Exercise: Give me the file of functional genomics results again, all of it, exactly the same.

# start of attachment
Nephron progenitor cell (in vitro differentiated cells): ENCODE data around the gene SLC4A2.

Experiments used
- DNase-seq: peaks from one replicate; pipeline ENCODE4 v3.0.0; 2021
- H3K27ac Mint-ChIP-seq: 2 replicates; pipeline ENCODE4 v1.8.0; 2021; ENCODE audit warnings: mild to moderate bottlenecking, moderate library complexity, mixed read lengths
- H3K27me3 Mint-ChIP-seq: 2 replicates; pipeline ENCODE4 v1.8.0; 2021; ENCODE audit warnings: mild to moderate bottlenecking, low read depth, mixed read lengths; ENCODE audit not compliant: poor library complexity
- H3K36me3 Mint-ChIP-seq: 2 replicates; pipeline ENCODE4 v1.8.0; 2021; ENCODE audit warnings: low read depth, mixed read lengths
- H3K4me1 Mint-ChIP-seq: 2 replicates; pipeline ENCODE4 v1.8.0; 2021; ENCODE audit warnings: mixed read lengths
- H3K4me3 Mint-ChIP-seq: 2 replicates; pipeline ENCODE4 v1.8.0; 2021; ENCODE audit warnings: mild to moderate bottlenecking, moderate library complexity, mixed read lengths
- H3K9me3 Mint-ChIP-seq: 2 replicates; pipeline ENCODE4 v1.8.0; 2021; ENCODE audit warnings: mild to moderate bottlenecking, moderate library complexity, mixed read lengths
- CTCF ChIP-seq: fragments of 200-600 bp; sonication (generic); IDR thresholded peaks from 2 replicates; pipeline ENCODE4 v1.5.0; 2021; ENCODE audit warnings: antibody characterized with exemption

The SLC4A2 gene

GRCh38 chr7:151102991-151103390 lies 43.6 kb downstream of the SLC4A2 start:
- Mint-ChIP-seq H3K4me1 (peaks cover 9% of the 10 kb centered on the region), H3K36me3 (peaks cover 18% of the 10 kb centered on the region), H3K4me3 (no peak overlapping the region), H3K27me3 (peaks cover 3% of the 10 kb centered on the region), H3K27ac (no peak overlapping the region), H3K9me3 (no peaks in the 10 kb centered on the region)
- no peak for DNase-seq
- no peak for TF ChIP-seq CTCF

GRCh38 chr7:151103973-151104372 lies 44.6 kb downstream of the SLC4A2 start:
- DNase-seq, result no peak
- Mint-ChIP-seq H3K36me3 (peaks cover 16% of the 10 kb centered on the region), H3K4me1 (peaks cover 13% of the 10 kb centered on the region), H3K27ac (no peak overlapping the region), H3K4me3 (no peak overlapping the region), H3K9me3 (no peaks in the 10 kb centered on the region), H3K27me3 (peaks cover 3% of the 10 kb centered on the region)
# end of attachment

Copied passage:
Nephron progenitor cell (in vitro differentiated cells): ENCODE data around the gene SLC4A2.

Experiments used
- DNase-seq: peaks from one replicate; pipeline ENCODE4 v3.0.0; 2021
- H3K27ac Mint-ChIP-seq: 2 replicates; pipeline ENCODE4 v1.8.0; 2021; ENCODE audit warnings: mild to moderate bottlenecking, moderate library complexity, mixed read lengths
- H3K27me3 Mint-ChIP-seq: 2 replicates; pipeline ENCODE4 v1.8.0; 2021; ENCODE audit warnings: mild to moderate bottlenecking, low read depth, mixed read lengths; ENCODE audit not compliant: poor library complexity
- H3K36me3 Mint-ChIP-seq: 2 replicates; pipeline ENCODE4 v1.8.0; 2021; ENCODE audit warnings: low read depth, mixed read lengths
- H3K4me1 Mint-ChIP-seq: 2 replicates; pipeline ENCODE4 v1.8.0; 2021; ENCODE audit warnings: mixed read lengths
- H3K4me3 Mint-ChIP-seq: 2 replicates; pipeline ENCODE4 v1.8.0; 2021; ENCODE audit warnings: mild to moderate bottlenecking, moderate library complexity, mixed read lengths
- H3K9me3 Mint-ChIP-seq: 2 replicates; pipeline ENCODE4 v1.8.0; 2021; ENCODE audit warnings: mild to moderate bottlenecking, moderate library complexity, mixed read lengths
- CTCF ChIP-seq: fragments of 200-600 bp; sonication (generic); IDR thresholded peaks from 2 replicates; pipeline ENCODE4 v1.5.0; 2021; ENCODE audit warnings: antibody characterized with exemption

The SLC4A2 gene

GRCh38 chr7:151102991-151103390 lies 43.6 kb downstream of the SLC4A2 start:
- Mint-ChIP-seq H3K4me1 (peaks cover 9% of the 10 kb centered on the region), H3K36me3 (peaks cover 18% of the 10 kb centered on the region), H3K4me3 (no peak overlapping the region), H3K27me3 (peaks cover 3% of the 10 kb centered on the region), H3K27ac (no peak overlapping the region), H3K9me3 (no peaks in the 10 kb centered on the region)
- no peak for DNase-seq
- no peak for TF ChIP-seq CTCF

GRCh38 chr7:151103973-151104372 lies 44.6 kb downstream of the SLC4A2 start:
- DNase-seq, result no peak
- Mint-ChIP-seq H3K36me3 (peaks cover 16% of the 10 kb centered on the region), H3K4me1 (peaks cover 13% of the 10 kb centered on the region), H3K27ac (no peak overlapping the region), H3K4me3 (no peak overlapping the region), H3K9me3 (no peaks in the 10 kb centered on the region), H3K27me3 (peaks cover 3% of the 10 kb centered on the region)